KISSIMMEE, FLORIDA – Austin Jackson has already bounced around the batting order a bit at spring training, hitting fifth, sixth and even fourth for the Detroit Tigers.
That one start in the cleanup spot — in a split-squad game last week — amused the fleet-footed center fielder a bit.
“If I’m hitting fourth, I think we might have some problems,” Jackson said.
Jackson may not expect to hit cleanup during the regular season, but at this point it’s not clear where he’ll end up in the lineup. He’s hit almost exclusively in the leadoff spot in his first four major league seasons, but the Tigers now have other potential options for the top of the order.
New manager Brad Ausmus hasn’t tipped his hand about his plans, although he did say Jackson will probably hit higher in the order at some point this spring.
“Sometimes it’s about getting guys at-bats in spring training,” Ausmus said.
Jackson hit leadoff in 2013, followed by Torii Hunter, Miguel Cabrera, Prince Fielder and Victor Martinez. When those five players were in the lineup, that was generally the order, and it wasn’t until the postseason that manager Jim Leyland made a major switch, dropping the slumping Jackson to eighth during the AL championship series against Boston.
Leyland stepped down after the season and was replaced by Ausmus, and Detroit made a blockbuster trade, sending Fielder to Texas in exchange for second baseman Ian Kinsler. That gave the Tigers another potential leadoff hitter while removing Fielder’s powerful bat.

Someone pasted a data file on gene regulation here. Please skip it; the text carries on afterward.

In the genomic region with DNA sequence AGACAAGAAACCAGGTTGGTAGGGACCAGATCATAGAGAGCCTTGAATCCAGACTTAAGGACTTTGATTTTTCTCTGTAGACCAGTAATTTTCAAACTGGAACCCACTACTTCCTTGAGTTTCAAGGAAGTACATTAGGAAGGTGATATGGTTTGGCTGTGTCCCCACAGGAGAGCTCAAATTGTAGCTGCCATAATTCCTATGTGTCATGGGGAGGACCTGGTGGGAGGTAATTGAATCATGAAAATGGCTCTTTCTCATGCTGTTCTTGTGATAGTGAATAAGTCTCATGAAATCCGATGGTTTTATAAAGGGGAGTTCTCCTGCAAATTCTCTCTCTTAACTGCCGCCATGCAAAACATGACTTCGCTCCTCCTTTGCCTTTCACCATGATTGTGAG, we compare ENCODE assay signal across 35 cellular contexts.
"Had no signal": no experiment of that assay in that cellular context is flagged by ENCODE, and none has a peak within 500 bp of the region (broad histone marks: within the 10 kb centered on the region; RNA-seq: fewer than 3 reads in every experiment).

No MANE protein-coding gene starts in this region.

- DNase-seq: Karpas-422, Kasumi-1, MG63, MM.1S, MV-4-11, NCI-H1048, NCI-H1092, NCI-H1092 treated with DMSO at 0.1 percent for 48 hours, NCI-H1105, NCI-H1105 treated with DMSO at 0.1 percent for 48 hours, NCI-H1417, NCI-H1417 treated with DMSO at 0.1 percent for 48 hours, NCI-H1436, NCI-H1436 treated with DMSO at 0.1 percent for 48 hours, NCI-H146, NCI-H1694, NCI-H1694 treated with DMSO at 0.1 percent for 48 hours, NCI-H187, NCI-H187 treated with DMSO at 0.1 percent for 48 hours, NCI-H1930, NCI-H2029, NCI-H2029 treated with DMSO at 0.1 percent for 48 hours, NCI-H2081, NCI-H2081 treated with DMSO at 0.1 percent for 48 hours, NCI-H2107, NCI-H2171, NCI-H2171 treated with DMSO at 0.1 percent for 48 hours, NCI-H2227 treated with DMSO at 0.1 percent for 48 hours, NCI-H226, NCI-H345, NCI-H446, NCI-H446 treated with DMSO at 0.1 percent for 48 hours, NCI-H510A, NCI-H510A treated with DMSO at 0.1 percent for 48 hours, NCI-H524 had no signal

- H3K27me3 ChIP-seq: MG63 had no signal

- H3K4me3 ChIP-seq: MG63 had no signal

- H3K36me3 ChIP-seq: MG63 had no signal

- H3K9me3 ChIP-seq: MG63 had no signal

The switch-hitting Martinez seems likely to bat cleanup now, behind Cabrera. But who would hit in front of those two remains an open question.
Jackson stole eight bases last year, which was enough for the team lead — but Ausmus wants a more aggressive approach on the bases this season. Kinsler, a two-time 30-30 man, stole 15 bases in 2013 while posting an on-base percentage of .344. Jackson’s was .337.
The Tigers also signed outfielder Rajai Davis, who stole 45 bases in 51 attempts last year with Toronto. That’s 10 more than Detroit’s entire team stole in 2013.
The question is whether Davis can hit well enough to justify a spot high in the order. His career on-base percentage against left-handers is .354, but it’s 57 points lower against righties.
Ausmus is sensitive to the idea that players like to develop a routine — but he also reserves the right to be flexible with the batting order throughout the season.
“It’s a performance-based game, so you might have to adjust,” Ausmus said. “Everyday players generally . . . they like to see their name in that same spot, but that doesn’t mean there won’t be adjustments.”
For Ausmus, there’s no rush to make any long-term decisions about the lineup. Spring training is a time to experiment — and also to try combinations that would probably never see the light of day during the regular season. For example, Ausmus says he might hit Martinez leadoff at some point. Martinez is Detroit’s designated hitter, but it’s possible he might go back behind the plate and catch a bit during the spring.
“If Victor Martinez is going to catch at some point, you may see Victor hit leadoff because I don’t want him catching too many innings the first time he’s out there, but I want him to get a couple at-bats,” Ausmus said. “You may see Victor hit leadoff or second, just because we want to get the at-bats in a short amount of time.”
As for Jackson, he doesn’t sound anxious for any clarification on where he’ll hit this year. He just wants to be in the lineup.
“I think anybody on this team, honestly, can hit anywhere,” he said. “We’re all capable of doing pretty much anything that we’re called upon to do.”